In the Teachings of Jesus and the writings of the Apostles, there is a common theme of the world that represents an established system that is separate from and foreign to Messiah. John 14:16-18 And I will ask the Father, and he will give you another co-minister, that he should abide with you into the ages: the Spirit of Truth, whom the world is not ...


1

This question reminds me of the "felix culpa" ("happy fault [of Adam]")¹ question of whether Christ would have become incarnate had Adam not sinned. If Adam had not sinned, how could've God worked greater goods? Similarly in the case of the fall of the Jews: If the Jews had not fallen, how could there be "the salvation of the Gentiles by means of the death ...


1

REPLACED OR REDIFINED? When we talk about ‘replacement theology’, we are using very emotive language. The idea that God has ‘replaced’ Israel with the (largely gentile) Church, suggests a betrayal’ of the promises made by God to the patriarchs. Therefore, the word ‘replacement’ may not be the best one to use to describe what God is doing through the ...


1

There are two related but distinct biblical issues here. The first is whether the land belongs permanently and unconditionally to the Jews. The second is whether the creation of the modern state of Israel fulfils a prophecy. One does not necessarily follow from the other, since it need not have been God's intention that a Jewish state be set up in the Middle ...


1

Your question reveals one of the most misunderstood issue in the Bible, as the church sees itself as the successor of Israel. For the most part, Evangelical Christendom believes in a pre-tribulation rapture (see Left Behind series) originating from Nelson John Darby of the Plymouth brethren, who are also responsible for Dispensationalism. In this idea, ...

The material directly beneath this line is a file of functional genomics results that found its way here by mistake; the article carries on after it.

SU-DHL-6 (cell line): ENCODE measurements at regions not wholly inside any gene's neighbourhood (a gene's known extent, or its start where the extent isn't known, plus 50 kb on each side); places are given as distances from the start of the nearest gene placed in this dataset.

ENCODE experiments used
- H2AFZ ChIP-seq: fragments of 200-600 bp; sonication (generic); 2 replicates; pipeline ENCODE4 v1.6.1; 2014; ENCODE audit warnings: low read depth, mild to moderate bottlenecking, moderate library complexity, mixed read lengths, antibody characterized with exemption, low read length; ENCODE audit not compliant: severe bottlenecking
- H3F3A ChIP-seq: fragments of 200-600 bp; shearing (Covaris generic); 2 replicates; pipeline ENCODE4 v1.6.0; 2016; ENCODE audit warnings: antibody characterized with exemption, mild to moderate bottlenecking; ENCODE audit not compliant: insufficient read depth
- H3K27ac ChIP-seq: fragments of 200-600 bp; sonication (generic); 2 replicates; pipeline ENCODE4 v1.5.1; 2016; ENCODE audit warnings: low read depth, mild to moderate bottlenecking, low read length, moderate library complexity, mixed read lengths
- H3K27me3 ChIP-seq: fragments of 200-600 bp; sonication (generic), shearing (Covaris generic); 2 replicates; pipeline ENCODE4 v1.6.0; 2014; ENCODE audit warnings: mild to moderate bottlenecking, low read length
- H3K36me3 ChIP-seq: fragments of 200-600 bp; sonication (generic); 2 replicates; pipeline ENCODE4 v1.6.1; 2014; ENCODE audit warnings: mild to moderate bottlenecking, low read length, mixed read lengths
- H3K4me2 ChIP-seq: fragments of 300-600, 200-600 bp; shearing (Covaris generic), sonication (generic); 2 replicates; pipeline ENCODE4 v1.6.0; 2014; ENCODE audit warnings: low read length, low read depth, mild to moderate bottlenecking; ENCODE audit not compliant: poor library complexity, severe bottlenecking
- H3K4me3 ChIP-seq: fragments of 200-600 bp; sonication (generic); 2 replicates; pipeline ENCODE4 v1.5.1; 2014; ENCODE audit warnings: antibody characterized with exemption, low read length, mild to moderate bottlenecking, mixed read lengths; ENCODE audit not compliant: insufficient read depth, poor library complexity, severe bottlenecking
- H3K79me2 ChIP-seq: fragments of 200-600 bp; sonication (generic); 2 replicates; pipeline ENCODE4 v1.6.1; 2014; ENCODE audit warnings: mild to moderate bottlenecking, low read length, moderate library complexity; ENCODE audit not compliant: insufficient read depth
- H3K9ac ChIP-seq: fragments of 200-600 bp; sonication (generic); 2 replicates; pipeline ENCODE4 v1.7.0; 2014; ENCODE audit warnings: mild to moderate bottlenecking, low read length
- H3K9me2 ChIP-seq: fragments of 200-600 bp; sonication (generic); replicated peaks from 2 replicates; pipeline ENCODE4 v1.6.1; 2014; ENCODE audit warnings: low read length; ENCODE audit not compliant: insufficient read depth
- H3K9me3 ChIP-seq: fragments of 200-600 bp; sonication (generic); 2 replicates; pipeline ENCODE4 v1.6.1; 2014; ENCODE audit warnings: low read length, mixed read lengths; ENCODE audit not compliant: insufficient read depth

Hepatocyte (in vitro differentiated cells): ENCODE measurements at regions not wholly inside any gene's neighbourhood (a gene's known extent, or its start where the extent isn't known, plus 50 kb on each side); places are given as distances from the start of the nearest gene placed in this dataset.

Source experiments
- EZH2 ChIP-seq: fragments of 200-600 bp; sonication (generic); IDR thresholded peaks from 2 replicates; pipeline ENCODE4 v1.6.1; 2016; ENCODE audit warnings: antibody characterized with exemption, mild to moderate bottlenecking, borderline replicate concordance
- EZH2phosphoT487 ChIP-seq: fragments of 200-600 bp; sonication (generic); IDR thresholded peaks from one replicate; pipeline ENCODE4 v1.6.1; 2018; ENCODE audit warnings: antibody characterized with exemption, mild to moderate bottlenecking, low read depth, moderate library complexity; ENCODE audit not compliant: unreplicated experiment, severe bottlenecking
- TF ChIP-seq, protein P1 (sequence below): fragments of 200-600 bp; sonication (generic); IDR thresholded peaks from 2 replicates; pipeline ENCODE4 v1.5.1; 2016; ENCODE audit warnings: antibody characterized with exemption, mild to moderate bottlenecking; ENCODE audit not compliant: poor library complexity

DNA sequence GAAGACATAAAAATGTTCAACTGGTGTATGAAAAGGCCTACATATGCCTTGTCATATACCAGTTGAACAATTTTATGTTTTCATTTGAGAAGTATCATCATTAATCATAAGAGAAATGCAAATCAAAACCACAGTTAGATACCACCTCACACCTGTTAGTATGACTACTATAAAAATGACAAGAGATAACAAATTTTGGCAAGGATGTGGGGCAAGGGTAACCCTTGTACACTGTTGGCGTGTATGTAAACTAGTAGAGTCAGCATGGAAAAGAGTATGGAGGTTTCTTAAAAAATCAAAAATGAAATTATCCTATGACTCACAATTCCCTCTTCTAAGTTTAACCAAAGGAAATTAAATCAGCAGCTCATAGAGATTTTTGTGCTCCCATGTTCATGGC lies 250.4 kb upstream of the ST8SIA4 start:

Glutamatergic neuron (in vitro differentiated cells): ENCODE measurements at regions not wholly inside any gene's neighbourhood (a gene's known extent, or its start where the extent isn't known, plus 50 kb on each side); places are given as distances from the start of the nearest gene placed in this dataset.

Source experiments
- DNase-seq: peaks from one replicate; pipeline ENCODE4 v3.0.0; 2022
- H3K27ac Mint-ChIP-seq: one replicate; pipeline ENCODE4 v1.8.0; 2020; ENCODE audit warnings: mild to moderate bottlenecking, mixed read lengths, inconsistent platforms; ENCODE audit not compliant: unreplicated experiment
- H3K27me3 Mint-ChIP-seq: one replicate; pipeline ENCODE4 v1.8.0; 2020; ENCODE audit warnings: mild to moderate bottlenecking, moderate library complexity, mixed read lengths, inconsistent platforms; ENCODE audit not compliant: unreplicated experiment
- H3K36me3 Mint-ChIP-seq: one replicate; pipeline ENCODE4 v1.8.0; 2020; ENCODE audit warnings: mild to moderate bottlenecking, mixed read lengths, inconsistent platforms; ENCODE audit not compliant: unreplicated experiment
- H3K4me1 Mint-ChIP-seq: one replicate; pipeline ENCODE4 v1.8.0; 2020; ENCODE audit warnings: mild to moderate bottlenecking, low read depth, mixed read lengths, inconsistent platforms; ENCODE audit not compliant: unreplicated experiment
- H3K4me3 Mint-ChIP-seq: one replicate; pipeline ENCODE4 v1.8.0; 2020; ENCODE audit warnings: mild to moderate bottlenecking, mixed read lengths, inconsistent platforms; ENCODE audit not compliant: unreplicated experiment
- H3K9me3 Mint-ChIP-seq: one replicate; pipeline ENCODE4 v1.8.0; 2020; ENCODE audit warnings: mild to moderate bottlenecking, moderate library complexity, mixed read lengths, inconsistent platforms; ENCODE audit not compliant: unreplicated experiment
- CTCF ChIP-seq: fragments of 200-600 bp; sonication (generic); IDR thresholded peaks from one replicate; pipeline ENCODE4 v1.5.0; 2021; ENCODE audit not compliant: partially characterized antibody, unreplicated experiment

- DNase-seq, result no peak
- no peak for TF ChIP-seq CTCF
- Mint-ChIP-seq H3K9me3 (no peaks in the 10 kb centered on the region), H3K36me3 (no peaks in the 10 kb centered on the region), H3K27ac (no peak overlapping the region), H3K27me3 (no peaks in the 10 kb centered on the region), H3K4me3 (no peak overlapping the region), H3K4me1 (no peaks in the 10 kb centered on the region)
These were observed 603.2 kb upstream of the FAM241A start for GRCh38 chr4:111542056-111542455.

1

My answer is from a Seventh Day Adventist perspective, a subset of the protestant view: The church is not yet the kingdom In Daniel 2, prophecy depicts a succession of kingdoms, ending with a stone that breaks into pieces all the other kingdoms of the world and rules forever. God's kingdom will not be established until the kingdoms of the world are done ...


1

There is only one kingdom because there is only one king. The kingdom was offered to Israel and not accepted at that time. The kingdom will come and a remnant of Israel will glady receive her king. Gentiles were being added to the kingdom during the period of Acts. This was a mystery that Paul describes had been hidden. The end of Mark describes a ...


1

The moment I read your question, one passage jumped into my thoughts almost immediately. It's a favorite. Romans 8:28-39 NIV "All things work together for good." (vs 28) A often quoted passage. It doesn't promise us that we'll avoid bad things altogether. But it does give us assurance that in the end whatever we endure will be worth it. Just like in ...


1

We will literally never know without a time machine. However, given the region and it's history, as well as the people living there today it's reasonable to assert that they were a mix of all types of skin tones ranging from the typical Israeli today to the darker toned Northern African people today. The closest example to a "typical" Hamitic person is ...


1

I have read your question the answers and the comments over and thought I might answer the original question with my observations. Why does the Old Testament talk mainly about the Nation of Israel? If we take the Old testament by itself we do not see the purpose of those revelations. But on the other hand, when we take the Old Testament in relationship to ...


1

Short answer: The bible focuses on Israel because it was the mechanism that God chose to use to bring Jesus into the world in his bodily form and thus bring about atonement for every people group. The calling of Abram / Abraham that is the start of the line leading to Christ is placed right after the story of the tower of Babel (with a list of descendants ...


1

Part of the last paragraph in entry the Pharisees on New Advent has: [T]he extreme faction of the Sadducees, known as the Herodians, was in sympathy with the foreign rulers and pagan culture, and even looked forward to a restoration of the national kingdom under one of the descendants of King Herod. Yet we find the Pharisees making common cause ...